• Gayle Rigione, Allergy Force CEO

Dining Out & Food Allergies: Empower Your Child


two-little-boys-eating-spaghetti-pizza-at-restaurant

Part of the job of a food allergy parent is to teach their children with food allergies the in’s and out’s of managing life when they’re away from home, solo. For children, it’s a lot like learning Geometry.


In the American education system, children typically study Geometry when they’re 15 or 16, usually in the 2nd year of high school. However, the foundation for learning Geometry is built from the earliest years. Children often start learning about shapes before pre-school (think puzzles and building blocks that teach them to recognize shapes.)


What do learning Geometry and learning to manage food allergies have in common? More than you’d think.


Children need the chance to build a foundation for life success — whether it’s high school Geometry or managing their allergies when away from you — gradually, over time.

Case Study


Our oldest son’s food allergies are always a top of mind concern for our family, but they’ve never deterred us from eating out. We accepted the risk. Over the years we cycled between several go-to restaurants that understood how to accommodate his allergies.


It was Spring and our then high school senior was looking ahead to college in the Fall. Even with college just around the corner, when we went out to restaurants, we’d catch ourselves diving in ahead of our son to recite the food allergy litany. On his behalf. Still. At that point in his life.


What were we thinking? Were we operating on auto pilot? Or, were we just food allergy parents in protective overdrive?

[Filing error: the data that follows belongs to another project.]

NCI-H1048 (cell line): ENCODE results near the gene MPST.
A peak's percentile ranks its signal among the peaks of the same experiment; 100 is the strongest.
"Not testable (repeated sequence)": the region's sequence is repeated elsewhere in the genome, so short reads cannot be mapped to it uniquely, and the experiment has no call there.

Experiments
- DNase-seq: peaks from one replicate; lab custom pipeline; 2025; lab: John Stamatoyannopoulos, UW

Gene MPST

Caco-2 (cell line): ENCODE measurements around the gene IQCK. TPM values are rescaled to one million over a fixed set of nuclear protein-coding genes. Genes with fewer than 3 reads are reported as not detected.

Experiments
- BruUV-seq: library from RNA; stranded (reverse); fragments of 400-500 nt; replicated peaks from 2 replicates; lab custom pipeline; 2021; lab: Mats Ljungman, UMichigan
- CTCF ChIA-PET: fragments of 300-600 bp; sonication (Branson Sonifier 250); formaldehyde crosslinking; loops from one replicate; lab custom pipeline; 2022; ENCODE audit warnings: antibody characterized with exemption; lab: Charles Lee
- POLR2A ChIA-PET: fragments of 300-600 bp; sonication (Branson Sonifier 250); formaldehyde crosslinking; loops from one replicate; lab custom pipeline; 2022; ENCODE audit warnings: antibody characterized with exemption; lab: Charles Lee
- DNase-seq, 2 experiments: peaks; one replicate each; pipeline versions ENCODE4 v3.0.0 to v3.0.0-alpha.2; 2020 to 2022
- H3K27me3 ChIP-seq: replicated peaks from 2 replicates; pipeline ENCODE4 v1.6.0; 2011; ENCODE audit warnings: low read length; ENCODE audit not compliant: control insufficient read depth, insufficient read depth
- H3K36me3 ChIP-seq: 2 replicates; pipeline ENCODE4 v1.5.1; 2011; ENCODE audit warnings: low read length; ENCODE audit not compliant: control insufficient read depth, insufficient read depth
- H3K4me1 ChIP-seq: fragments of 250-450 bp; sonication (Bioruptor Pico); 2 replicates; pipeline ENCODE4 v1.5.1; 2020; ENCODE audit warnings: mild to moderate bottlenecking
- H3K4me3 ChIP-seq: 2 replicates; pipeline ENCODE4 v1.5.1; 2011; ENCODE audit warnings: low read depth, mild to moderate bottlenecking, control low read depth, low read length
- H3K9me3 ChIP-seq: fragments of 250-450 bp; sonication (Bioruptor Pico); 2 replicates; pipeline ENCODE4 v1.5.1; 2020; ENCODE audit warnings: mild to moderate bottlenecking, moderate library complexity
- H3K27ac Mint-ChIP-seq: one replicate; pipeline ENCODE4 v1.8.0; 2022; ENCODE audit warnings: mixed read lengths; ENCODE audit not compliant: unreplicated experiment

In my mind, our son should have owned the restaurant conversation by that time — start to finish


“…there really are places in the heart you don't even know exist until you love a child...”

―Anne Lamott, Author (Operating Instructions: A Journal of My Son's First Year)


The Opportunity Cost of Not Empowering


Our protective zeal, though it came from a place of deep love, took real-time learning & practice opportunities under parental supervision away from him.


  1. Mastery of an important food allergy survival skill — thoroughly explaining allergies to complete strangers who would prepare food for him — was delayed,

  2. Building confidence from the mastery of a critical skill, was delayed, and

  3. Self-advocacy skills, like underused muscles, were weak from lack of ‘exercise’.


To this day, I think our food allergy parenting zeal shaped aspects of our son’s full college experience, and perhaps not for the better. For example, he was reluctant to navigate ‘out-of-comfort-zone’ situations like dining off-campus with friends, opting out instead of in. Junior year study abroad wasn’t even a consideration, though he’d travelled internationally with us many times. Even asking the food service team for extra ‘to-go’ food for away football games didn’t happen. He often wouldn’t eat from the time the bus left campus on a Friday evening, until after the Saturday football game when we supplied food for the trip back to campus. He would always claim lack of time, football commitments and studies as reasons for opting out or inaction, but in my heart of hearts I will always wonder if he didn’t choose the path of least resistance as a way to solo cope with his allergies. Hindsight is 20:20.